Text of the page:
“It is quite busy,” admits Powell who oversees the entire program. “Running two very high profile boats is quite an undertaking, but it is good. Rán 2 [the 72] will carry on into 2012 as well as Niklas supports the Mini Maxi fleet. The plan is to do this [the TP52] next year as well.”

With just a month to go until the first Audi MedCup event sparks up in Cascais w/c 16 May so the new TP52s are in various stages of preparation. But fortunately today these boats are very much known quantities says Powell. “There is a lot of knowledge on these boats now. The 72, when we were down here launching that, it was such a different boat to anything before that it took us quite a long time to get up and running. With the TP52 they are a little more like production boats in that you can put the sails on and go yachting straight off.”

A slight surprise for observers of this fleet is on the Audi MedCup circuit this year will be six brand new boats. Powell reckons that there will typically be seven or eigth competing in the Audi MedCup's TP52 fleet, but reckons they will be absolute top quality campaigns.

As ever the design process of Rán 4 with Judel-Vrolijk began with a weather study for the 2011 Audi MedCup and World Championship venues, the former which, oddly, still haven’t been formally announced, but are believed to be similar to those in 2010. Navigator and weather guru Steve Hayles of UGRIB carried out the weather study and from there the designers came up with a selection of alternatives for the team to choose from. Interestingly this seems to have resulted in two distinctly different breeds of TP52 – there are those such as the new Quantum and Audi Azzurra/Matador that are optimised for up the wind range, beamy affairs following the Emirates Team New Zealand mould, while preferring slightly softer conditions are Rán 4 and Udo Schutz’s new Container, which is being built from the moulds as Rán 4. More will become apparent when these boats line up for the first time at Palmavela next week.

In addition to the weather study there was the normal discussion over optimisation for upwind v downwind, but the boats are typically now being upwind orientated. Aside from their take on the expected wind and sea state conditions they will experience this year, another reason for going less extreme with the beam says Powell is because those boats are harder to sail well. “You have to treat them in a slightly different way to the normal type of Judel-Vrolijks. Because they are quite narrow on the waterline but really beamy when they come so in the lighter stuffer you have to sail them very very upright, which Team New Zealand managed to do. So the heel is more critical on those boats.”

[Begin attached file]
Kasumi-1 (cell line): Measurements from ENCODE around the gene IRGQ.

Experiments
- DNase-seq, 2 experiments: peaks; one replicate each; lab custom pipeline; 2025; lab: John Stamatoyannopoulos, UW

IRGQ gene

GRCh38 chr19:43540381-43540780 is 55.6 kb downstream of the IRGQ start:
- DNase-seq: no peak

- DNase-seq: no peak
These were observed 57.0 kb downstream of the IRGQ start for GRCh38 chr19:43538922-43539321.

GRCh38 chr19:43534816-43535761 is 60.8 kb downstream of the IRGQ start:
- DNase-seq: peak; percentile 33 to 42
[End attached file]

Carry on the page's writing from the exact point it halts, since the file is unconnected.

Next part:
In terms of how the new boat will sail compared to the old generation Powell reckons there will be a gain, because Rán 4 is longer, lighter and stiffer, but otherwise will behave similarly to the previous generation such as the Cristabella, Artemis and Matador boats. “It should be quicker than the old generation, on paper at least. Whereas they [the old boats] have a slight advantage of not having as much structure inside the boat it should be compensated for within the design. I think as soon as the breeze is up a bit the new boats should be quite a bit quicker than the old ones. I think the old boats will be better in the sub-12 knots because we have more stability and we are longer on the sailing length.”

With the TP52 some new faces are joining the Rán team this year in particular Gavin Brady who will be calling tactics with Powell moving on to main sheet. Also new to the team is ex-Volvo Ocean Race and BMW Oracle crewman Jon Gundersen, who previously sailed on the circuit with Mean Machine, who on board is upwind trimmer.

Tomorrow Rán 4's Project Manager Chris Hosking gives us the guided tour of this new weapon.

More photos from Christophe Launay/ Click on images to enlarge them.

Latest Comments

  • acarrau 13/04/2011 - 14:00

    Quantum & ETNZ were designed by Botin, not JV. Just a reminder. Thanks.